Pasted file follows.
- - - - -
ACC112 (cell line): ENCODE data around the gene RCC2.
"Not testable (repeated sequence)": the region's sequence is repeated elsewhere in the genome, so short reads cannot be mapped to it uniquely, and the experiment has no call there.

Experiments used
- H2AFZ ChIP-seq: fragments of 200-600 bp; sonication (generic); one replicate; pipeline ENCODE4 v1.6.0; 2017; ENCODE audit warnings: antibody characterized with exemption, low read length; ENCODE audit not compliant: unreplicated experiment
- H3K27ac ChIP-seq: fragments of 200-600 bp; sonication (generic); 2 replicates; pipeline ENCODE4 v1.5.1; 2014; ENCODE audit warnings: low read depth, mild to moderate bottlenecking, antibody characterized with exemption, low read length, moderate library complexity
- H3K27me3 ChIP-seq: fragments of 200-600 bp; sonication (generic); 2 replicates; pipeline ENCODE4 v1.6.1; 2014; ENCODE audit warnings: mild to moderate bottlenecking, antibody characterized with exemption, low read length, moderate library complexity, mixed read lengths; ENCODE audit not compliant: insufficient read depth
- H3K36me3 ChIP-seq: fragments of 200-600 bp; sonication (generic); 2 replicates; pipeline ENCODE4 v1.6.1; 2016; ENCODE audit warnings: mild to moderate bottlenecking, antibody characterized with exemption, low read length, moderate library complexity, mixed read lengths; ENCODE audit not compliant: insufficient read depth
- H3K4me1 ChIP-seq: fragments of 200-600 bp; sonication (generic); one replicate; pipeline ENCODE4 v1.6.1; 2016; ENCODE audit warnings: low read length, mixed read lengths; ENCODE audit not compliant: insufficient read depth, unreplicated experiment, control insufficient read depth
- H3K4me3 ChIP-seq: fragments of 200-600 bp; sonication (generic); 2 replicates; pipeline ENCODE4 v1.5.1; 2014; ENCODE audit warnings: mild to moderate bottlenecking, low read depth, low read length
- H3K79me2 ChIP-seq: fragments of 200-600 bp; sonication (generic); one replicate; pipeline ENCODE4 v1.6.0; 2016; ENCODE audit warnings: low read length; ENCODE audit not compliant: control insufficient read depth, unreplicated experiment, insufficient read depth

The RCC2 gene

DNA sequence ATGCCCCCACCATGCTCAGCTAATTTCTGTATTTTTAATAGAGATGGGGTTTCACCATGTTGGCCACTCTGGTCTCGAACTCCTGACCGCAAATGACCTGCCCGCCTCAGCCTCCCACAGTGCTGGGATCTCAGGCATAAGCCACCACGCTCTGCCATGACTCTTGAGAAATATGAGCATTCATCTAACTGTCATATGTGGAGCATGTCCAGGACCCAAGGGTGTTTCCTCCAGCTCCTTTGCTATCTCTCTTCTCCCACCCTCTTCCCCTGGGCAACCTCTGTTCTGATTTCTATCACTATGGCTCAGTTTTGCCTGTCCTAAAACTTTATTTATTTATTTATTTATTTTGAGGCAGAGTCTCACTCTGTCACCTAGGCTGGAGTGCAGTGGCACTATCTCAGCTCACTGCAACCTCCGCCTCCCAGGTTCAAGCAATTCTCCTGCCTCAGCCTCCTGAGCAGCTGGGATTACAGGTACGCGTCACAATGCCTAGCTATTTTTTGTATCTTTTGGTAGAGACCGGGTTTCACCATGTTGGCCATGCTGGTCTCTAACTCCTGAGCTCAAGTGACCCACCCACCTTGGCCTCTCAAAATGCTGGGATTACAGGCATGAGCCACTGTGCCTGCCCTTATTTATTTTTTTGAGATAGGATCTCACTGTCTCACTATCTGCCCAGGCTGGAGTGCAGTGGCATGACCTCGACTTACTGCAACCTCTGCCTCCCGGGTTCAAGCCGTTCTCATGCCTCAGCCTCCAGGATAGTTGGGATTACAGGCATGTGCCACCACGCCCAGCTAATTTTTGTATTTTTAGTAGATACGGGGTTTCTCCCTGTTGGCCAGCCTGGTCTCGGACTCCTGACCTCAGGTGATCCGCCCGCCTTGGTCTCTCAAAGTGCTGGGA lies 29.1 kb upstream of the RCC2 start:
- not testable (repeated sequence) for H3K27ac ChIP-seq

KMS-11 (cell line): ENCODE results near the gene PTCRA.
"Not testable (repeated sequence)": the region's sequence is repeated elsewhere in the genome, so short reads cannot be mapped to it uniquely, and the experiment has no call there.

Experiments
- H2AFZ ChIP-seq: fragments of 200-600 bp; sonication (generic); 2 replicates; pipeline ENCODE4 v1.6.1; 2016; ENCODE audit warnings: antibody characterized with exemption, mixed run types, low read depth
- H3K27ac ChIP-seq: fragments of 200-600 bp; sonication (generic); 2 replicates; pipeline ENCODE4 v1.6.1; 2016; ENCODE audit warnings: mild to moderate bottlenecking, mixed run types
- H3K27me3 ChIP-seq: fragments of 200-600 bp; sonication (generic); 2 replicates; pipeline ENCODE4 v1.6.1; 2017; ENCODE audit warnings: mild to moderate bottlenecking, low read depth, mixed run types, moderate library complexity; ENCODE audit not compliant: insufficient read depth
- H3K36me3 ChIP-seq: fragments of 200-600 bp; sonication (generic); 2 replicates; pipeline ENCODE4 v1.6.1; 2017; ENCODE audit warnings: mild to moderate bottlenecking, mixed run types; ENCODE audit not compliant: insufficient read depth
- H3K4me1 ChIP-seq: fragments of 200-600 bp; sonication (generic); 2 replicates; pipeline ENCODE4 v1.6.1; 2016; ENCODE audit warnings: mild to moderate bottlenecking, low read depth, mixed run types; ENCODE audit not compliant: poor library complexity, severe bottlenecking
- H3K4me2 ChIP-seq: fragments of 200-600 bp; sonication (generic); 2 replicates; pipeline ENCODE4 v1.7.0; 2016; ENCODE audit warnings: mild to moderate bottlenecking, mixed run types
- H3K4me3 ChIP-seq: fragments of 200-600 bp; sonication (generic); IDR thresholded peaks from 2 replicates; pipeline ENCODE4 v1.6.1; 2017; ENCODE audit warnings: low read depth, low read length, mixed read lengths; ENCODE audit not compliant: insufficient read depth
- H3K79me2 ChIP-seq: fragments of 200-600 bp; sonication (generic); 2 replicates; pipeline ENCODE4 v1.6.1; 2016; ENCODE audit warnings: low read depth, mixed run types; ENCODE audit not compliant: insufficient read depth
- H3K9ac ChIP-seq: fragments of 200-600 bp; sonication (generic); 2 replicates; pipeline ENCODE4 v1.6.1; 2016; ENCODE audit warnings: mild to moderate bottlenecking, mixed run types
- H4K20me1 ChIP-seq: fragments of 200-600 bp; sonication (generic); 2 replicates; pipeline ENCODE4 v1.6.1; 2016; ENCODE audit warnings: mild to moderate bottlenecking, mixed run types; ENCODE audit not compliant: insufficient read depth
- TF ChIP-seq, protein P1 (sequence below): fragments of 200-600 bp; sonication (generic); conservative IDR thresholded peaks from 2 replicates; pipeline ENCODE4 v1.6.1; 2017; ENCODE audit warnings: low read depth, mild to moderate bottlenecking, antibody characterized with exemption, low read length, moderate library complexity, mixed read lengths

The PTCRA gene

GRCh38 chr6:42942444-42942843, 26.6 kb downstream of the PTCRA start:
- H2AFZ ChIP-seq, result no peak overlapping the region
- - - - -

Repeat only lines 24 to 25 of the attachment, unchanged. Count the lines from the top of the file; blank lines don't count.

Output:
- H3K79me2 ChIP-seq: fragments of 200-600 bp; sonication (generic); 2 replicates; pipeline ENCODE4 v1.6.1; 2016; ENCODE audit warnings: low read depth, mixed run types; ENCODE audit not compliant: insufficient read depth
- H3K9ac ChIP-seq: fragments of 200-600 bp; sonication (generic); 2 replicates; pipeline ENCODE4 v1.6.1; 2016; ENCODE audit warnings: mild to moderate bottlenecking, mixed run types